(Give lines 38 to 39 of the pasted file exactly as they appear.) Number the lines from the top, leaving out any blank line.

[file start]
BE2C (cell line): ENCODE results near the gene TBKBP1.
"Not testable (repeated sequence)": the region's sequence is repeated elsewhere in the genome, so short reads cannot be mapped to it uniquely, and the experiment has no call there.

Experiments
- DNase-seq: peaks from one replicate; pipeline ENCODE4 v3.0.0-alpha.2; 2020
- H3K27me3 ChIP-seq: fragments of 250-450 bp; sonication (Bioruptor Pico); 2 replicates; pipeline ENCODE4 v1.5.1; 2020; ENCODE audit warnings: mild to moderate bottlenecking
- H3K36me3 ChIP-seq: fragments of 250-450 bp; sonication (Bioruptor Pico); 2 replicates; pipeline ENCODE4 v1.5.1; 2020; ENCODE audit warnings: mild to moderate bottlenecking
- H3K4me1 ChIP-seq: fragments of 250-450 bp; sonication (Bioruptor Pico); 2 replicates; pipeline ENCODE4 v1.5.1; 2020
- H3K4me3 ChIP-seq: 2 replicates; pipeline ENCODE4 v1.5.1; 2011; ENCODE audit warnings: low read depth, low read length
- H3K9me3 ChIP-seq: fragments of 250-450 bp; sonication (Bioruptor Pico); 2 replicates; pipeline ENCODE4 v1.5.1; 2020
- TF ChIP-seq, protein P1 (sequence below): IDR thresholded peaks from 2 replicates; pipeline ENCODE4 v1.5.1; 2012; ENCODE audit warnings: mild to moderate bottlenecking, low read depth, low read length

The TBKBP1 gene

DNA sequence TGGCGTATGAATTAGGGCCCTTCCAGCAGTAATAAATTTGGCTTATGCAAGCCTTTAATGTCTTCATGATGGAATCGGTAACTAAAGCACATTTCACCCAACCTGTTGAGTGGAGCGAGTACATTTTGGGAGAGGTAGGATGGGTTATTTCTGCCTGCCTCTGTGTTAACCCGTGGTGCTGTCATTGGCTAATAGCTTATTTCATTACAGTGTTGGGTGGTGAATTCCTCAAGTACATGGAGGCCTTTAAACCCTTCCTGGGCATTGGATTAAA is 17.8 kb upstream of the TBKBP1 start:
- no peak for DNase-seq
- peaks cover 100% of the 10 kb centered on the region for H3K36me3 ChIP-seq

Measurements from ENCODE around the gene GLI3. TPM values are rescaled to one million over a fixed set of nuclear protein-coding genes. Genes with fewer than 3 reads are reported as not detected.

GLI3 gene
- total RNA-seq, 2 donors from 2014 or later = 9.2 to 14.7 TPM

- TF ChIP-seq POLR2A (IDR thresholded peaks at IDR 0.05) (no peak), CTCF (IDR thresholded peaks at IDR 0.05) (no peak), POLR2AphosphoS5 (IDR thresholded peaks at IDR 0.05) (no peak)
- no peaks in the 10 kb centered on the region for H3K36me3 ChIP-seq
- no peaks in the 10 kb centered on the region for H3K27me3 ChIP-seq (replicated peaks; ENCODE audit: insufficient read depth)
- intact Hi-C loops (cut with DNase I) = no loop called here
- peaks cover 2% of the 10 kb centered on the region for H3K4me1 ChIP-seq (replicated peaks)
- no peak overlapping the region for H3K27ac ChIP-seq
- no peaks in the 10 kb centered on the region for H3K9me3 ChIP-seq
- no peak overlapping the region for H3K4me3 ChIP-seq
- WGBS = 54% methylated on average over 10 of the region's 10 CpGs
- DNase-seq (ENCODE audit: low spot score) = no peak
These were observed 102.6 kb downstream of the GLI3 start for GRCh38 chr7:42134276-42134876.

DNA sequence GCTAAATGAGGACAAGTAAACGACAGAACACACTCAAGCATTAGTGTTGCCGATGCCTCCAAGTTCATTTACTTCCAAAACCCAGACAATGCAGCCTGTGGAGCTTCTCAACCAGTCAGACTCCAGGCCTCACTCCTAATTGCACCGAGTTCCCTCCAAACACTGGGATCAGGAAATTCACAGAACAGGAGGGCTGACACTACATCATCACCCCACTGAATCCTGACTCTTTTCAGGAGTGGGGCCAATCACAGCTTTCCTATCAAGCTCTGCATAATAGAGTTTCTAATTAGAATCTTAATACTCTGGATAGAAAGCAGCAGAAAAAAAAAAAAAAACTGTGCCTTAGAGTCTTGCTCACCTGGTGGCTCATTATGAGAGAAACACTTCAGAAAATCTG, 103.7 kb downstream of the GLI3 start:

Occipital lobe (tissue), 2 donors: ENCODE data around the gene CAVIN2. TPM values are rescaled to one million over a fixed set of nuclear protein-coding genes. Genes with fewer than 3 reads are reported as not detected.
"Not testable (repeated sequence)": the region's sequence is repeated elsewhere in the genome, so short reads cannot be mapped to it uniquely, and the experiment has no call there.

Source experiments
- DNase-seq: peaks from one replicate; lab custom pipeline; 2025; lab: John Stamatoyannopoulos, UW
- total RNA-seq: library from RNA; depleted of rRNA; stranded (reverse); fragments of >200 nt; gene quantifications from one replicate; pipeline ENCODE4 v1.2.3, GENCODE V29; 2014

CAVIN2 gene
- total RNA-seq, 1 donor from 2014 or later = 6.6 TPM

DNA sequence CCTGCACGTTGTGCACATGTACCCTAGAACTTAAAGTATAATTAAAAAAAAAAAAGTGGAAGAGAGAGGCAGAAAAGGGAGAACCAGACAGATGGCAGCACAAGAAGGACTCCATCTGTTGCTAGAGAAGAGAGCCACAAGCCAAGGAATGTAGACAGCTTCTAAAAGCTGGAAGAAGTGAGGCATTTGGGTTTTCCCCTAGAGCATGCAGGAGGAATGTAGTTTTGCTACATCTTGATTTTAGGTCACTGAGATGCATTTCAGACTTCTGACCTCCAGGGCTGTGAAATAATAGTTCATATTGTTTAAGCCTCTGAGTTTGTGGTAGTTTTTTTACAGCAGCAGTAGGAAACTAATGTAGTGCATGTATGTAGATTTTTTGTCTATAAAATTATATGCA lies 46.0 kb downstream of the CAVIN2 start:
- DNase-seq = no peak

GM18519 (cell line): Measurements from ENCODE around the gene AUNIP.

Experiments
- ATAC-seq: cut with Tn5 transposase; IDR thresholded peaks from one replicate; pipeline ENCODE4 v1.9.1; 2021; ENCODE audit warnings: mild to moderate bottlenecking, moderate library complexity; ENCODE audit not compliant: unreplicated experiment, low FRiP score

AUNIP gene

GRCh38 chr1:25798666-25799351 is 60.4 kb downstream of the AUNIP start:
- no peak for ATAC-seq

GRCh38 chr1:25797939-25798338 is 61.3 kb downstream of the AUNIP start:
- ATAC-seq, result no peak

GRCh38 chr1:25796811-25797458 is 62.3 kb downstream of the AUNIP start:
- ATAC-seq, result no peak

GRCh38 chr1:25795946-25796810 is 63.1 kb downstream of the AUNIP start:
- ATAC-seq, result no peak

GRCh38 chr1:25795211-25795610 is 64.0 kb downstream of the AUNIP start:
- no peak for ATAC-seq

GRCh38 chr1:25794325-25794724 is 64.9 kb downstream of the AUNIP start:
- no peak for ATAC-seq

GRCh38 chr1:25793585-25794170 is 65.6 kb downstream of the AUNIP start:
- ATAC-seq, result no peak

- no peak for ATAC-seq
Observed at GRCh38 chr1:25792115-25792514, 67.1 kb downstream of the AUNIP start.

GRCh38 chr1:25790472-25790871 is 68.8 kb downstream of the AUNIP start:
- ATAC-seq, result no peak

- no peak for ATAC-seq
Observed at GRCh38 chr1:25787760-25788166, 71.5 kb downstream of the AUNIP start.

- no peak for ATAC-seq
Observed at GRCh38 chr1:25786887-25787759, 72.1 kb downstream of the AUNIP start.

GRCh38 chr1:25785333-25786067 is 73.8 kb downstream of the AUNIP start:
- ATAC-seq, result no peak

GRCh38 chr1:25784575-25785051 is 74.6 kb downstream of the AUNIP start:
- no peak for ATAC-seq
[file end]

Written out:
- DNase-seq = no peak

GM18519 (cell line): Measurements from ENCODE around the gene AUNIP.